A Modest Proposal Rhetorical Analysis

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Famine has devastated the land; tiny children with tattered clothes, dirty faces, and teary eyes walk the streets with their families begging for food. That is how seventeenth century Ireland was during the potato famine. During that time period, England had control over Ireland. Jonathan Swift, an Anglo-Irish novelist, did not like how his countrymen, the English, were neglecting the famine occurring in Ireland. To express his frustration, he wrote a satirical essay proposing a solution, called “A Modest Proposal”. In “A Modest Proposal”, Swift uses sarcasm, satire, and symbolism to display the poor conditions of Ireland, and to express his annoyance with his own countrymen and society as a whole in seventeenth century Ireland. Swift’s tone throughout the essay is sarcastic. He first sets a sympathetic mood using imagery to describe the terrible state Ireland is in. “It is a melancholy object to those who walk through this great town… when they see the streets… crowded with beggars of the female sex, followed by three, four, or six children, all in rags and importuning every passenger for alms.” The sympathy displayed adds to the sarcasm and satire he is portraying.…show more content…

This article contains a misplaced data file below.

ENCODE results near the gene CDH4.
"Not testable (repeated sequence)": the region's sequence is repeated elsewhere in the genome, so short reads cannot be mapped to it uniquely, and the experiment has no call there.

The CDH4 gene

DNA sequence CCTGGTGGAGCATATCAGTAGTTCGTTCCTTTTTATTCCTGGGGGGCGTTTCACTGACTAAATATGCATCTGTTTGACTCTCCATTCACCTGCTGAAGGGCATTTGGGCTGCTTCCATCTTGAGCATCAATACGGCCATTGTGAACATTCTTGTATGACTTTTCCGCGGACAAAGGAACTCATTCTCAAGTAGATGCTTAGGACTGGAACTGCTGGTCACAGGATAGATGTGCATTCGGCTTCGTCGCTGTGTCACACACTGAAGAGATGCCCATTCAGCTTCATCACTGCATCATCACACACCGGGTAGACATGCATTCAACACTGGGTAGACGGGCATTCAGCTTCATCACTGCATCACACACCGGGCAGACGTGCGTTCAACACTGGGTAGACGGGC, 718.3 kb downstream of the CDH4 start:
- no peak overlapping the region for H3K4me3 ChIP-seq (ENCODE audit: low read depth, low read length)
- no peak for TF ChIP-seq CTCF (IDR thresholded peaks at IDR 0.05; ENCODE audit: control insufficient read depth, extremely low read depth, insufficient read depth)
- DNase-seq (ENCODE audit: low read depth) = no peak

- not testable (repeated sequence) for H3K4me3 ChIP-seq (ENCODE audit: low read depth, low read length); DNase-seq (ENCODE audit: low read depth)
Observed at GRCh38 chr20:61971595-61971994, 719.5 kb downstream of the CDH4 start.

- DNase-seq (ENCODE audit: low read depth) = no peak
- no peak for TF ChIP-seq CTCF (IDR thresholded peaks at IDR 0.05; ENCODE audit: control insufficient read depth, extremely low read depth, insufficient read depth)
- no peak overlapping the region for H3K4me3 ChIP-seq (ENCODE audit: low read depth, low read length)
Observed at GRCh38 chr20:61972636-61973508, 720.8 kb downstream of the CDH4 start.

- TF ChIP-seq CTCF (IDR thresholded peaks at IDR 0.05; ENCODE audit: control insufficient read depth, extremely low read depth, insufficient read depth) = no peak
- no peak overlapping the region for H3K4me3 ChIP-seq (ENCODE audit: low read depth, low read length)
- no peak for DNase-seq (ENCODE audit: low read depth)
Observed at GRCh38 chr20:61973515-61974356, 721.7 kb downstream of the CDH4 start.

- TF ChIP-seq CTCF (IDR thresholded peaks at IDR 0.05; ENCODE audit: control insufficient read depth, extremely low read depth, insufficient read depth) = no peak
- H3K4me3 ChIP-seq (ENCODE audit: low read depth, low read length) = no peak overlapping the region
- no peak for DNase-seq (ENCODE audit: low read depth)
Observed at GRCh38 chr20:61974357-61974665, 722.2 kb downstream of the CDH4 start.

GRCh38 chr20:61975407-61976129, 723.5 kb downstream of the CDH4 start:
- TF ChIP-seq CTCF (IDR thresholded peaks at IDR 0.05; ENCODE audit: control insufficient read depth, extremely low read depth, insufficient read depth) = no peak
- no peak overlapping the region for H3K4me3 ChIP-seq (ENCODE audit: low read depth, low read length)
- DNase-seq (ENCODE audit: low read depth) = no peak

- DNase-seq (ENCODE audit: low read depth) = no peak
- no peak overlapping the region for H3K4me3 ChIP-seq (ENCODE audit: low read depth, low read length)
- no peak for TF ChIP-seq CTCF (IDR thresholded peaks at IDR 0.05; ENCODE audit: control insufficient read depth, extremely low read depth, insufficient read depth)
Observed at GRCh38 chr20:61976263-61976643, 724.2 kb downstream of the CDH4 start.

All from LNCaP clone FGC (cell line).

“I think it is agreed by all parties, that this prodigious number of children in the arms, or on the backs, or at the heels of their mothers, and frequently of their fathers, is in the present deplorable state of the kingdom, a very great additional grievance; and therefore whoever could find out a fair, cheap and easy method of making these children sound and useful members of the common-wealth, would deserve so well of the publick, as to have his statue set up for a preserver of the

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